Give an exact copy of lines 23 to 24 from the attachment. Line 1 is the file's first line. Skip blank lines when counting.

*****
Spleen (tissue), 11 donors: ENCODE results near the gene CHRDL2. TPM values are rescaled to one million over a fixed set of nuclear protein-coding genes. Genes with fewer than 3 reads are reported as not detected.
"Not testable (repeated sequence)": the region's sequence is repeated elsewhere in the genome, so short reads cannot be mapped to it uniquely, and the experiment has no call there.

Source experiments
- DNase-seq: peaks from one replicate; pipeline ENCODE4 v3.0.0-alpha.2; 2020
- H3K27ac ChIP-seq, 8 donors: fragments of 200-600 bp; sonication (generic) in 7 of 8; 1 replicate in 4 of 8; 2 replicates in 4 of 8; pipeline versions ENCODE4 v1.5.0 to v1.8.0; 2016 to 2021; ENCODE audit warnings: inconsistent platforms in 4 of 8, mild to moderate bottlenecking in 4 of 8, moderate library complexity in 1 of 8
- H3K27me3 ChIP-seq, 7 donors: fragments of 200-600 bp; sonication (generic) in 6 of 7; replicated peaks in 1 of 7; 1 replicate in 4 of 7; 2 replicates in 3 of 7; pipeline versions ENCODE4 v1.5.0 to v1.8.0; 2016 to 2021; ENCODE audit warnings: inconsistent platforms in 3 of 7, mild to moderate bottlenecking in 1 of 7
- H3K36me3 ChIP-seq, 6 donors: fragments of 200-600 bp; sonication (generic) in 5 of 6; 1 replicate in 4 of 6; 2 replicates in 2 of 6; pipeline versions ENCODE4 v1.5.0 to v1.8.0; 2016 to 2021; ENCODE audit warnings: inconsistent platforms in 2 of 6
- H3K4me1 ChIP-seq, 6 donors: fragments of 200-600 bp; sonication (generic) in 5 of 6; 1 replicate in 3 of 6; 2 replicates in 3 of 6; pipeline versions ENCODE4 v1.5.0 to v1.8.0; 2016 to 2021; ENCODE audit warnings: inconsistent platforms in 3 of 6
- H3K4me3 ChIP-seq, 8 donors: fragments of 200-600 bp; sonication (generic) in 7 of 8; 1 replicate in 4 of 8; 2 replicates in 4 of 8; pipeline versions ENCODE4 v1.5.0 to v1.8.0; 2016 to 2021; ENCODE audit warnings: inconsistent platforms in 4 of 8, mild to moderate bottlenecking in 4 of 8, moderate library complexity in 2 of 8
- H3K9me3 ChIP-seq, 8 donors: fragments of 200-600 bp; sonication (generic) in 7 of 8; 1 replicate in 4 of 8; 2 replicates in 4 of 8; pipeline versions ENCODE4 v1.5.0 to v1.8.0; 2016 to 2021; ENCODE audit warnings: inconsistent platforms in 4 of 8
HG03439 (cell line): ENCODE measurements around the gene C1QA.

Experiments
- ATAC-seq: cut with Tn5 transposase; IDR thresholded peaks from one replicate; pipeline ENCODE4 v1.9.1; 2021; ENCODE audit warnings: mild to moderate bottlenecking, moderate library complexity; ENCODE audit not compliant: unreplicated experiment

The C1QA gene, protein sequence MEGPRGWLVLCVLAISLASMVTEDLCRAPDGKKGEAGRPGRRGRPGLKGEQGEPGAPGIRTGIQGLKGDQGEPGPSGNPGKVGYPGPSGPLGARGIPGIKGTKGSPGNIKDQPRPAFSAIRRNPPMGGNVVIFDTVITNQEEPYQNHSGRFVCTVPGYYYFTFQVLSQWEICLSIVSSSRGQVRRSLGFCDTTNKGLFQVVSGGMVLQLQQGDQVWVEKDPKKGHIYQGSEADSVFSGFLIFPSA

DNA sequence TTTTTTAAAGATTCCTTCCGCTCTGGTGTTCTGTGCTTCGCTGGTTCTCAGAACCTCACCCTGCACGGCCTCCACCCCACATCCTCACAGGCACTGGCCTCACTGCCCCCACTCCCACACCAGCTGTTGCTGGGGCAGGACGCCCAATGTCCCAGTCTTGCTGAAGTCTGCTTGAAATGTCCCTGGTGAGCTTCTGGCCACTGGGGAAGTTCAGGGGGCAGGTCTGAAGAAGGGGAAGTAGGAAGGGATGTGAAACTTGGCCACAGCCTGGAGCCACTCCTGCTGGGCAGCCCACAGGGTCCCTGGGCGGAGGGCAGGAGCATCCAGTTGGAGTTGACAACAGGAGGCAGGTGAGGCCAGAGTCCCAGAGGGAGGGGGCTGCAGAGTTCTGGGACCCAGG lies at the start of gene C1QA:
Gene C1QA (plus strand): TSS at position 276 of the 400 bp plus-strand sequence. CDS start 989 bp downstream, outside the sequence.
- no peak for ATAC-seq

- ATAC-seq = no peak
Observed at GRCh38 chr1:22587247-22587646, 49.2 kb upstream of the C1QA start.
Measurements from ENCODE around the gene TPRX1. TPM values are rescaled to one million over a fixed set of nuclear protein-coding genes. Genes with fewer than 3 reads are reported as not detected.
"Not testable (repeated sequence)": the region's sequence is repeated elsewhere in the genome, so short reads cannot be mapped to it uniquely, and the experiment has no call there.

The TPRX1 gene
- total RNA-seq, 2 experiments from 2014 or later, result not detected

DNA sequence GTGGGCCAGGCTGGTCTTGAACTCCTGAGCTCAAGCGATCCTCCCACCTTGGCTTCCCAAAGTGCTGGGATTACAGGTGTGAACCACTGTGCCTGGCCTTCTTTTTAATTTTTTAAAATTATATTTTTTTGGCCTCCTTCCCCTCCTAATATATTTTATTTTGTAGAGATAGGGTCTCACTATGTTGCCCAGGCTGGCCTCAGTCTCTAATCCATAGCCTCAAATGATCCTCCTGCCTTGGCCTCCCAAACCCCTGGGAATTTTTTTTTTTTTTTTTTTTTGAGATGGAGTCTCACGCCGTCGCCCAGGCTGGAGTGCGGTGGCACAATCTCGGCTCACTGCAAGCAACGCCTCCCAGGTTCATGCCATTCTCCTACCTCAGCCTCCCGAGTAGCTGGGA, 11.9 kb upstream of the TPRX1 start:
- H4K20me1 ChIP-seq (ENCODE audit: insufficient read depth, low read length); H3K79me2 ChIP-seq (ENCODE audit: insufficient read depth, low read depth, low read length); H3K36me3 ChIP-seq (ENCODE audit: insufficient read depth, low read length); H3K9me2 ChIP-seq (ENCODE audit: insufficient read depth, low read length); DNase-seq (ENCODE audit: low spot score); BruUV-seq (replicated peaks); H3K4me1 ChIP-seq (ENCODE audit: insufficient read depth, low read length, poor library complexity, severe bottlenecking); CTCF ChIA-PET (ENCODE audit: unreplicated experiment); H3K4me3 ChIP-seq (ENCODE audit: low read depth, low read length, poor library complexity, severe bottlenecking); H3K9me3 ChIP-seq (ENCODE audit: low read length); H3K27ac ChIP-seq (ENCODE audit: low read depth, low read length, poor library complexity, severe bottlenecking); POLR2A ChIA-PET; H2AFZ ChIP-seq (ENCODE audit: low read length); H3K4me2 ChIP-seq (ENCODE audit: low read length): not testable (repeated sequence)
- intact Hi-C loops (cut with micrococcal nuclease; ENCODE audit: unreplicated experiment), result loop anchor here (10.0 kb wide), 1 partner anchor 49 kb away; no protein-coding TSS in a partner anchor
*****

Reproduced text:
- total RNA-seq, 2 experiments from 2014 or later, result not detected

DNA sequence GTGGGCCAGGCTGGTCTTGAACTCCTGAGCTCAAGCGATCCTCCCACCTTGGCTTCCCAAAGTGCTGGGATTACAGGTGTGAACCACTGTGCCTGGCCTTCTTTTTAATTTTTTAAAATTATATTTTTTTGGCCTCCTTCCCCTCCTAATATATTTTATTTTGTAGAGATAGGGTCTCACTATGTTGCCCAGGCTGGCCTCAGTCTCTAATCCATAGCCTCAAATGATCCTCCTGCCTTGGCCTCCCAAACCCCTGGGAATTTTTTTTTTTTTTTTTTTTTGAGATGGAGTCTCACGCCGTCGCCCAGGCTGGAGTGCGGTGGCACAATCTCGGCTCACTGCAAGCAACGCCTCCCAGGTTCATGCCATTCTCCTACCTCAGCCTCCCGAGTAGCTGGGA, 11.9 kb upstream of the TPRX1 start: